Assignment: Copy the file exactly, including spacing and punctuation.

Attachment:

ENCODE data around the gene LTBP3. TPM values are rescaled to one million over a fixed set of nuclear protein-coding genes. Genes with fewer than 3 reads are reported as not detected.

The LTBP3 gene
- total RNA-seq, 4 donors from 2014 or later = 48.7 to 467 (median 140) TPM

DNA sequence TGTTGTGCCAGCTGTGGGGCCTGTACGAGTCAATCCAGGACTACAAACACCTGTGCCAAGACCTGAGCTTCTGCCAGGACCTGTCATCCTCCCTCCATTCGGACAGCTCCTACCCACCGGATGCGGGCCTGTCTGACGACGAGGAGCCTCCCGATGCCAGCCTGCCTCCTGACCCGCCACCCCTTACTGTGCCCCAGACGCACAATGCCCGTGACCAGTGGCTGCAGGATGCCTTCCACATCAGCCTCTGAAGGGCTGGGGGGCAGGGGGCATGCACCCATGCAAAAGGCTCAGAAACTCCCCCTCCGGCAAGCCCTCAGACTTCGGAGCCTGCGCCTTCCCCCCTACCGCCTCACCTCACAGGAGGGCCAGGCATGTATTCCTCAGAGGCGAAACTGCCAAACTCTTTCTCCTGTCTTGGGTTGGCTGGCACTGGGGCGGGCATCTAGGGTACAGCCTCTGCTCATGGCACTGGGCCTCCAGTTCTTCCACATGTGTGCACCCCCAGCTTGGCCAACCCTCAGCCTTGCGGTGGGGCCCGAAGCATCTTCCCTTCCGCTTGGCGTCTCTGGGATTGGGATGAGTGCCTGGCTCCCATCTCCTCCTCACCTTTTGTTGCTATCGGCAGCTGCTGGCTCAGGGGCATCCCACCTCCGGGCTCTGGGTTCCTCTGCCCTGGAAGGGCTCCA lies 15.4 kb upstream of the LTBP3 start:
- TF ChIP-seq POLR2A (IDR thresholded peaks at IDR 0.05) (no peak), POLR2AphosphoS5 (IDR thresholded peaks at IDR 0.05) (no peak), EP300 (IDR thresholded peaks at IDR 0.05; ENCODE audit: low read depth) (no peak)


ENCODE data around the gene LTBP3. TPM values are rescaled to one million over a fixed set of nuclear protein-coding genes. Genes with fewer than 3 reads are reported as not detected.

The LTBP3 gene
- total RNA-seq, 4 donors from 2014 or later = 48.7 to 467 (median 140) TPM

DNA sequence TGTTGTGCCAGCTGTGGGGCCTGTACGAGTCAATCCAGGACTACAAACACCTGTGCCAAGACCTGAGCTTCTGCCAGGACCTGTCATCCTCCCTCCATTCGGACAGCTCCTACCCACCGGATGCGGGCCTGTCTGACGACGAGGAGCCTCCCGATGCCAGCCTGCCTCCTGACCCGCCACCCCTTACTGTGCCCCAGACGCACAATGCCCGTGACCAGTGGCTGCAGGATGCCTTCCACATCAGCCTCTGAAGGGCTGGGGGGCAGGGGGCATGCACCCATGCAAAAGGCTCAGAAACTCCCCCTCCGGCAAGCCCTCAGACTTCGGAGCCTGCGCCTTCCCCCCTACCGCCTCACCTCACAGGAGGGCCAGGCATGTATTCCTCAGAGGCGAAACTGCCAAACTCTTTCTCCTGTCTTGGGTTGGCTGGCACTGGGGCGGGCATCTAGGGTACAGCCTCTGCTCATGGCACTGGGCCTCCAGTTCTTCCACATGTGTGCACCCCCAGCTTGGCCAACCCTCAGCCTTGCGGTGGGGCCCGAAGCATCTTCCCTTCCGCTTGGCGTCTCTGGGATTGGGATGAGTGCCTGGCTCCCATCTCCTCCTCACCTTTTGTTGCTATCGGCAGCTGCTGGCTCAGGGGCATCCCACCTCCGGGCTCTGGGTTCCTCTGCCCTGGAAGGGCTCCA lies 15.4 kb upstream of the LTBP3 start:
- TF ChIP-seq POLR2A (IDR thresholded peaks at IDR 0.05) (no peak), POLR2AphosphoS5 (IDR thresholded peaks at IDR 0.05) (no peak), EP300 (IDR thresholded peaks at IDR 0.05; ENCODE audit: low read depth) (no peak)